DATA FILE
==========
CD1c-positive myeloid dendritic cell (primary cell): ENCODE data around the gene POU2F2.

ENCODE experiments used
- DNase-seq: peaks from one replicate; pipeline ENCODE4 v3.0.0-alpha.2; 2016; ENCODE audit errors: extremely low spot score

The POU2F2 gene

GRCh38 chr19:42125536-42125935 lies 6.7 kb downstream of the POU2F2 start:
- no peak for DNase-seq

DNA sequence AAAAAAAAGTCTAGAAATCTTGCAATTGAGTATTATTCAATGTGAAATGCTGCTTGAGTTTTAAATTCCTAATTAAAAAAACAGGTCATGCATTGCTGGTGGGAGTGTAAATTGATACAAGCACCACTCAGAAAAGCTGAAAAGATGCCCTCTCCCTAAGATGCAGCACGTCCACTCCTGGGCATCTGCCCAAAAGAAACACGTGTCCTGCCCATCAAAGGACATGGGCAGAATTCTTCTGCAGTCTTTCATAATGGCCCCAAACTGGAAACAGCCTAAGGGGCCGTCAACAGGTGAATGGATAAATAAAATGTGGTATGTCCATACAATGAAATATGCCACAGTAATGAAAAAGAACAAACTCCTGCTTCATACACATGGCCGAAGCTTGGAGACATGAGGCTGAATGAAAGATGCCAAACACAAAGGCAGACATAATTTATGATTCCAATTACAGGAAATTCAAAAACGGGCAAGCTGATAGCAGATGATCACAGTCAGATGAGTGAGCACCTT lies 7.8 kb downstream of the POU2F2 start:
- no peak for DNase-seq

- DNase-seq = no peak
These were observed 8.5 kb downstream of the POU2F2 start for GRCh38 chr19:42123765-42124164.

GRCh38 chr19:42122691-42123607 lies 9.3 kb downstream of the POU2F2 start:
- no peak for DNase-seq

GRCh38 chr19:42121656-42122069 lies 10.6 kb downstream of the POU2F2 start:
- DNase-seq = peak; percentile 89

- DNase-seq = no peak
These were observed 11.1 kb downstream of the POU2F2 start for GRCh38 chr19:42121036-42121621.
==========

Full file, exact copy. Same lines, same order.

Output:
CD1c-positive myeloid dendritic cell (primary cell): ENCODE data around the gene POU2F2.

ENCODE experiments used
- DNase-seq: peaks from one replicate; pipeline ENCODE4 v3.0.0-alpha.2; 2016; ENCODE audit errors: extremely low spot score

The POU2F2 gene

GRCh38 chr19:42125536-42125935 lies 6.7 kb downstream of the POU2F2 start:
- no peak for DNase-seq

DNA sequence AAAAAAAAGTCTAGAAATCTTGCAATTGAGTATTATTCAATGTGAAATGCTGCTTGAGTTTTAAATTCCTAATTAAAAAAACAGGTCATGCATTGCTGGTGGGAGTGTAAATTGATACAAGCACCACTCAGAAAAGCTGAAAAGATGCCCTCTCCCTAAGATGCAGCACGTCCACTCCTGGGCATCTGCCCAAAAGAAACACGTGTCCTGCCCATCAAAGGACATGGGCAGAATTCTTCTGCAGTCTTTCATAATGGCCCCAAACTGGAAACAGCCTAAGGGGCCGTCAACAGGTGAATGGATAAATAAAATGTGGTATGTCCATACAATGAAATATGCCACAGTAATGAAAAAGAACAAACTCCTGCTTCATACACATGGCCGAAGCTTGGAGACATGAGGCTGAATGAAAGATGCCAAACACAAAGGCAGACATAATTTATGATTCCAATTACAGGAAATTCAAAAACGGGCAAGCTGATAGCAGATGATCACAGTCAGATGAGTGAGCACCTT lies 7.8 kb downstream of the POU2F2 start:
- no peak for DNase-seq

- DNase-seq = no peak
These were observed 8.5 kb downstream of the POU2F2 start for GRCh38 chr19:42123765-42124164.

GRCh38 chr19:42122691-42123607 lies 9.3 kb downstream of the POU2F2 start:
- no peak for DNase-seq

GRCh38 chr19:42121656-42122069 lies 10.6 kb downstream of the POU2F2 start:
- DNase-seq = peak; percentile 89

- DNase-seq = no peak
These were observed 11.1 kb downstream of the POU2F2 start for GRCh38 chr19:42121036-42121621.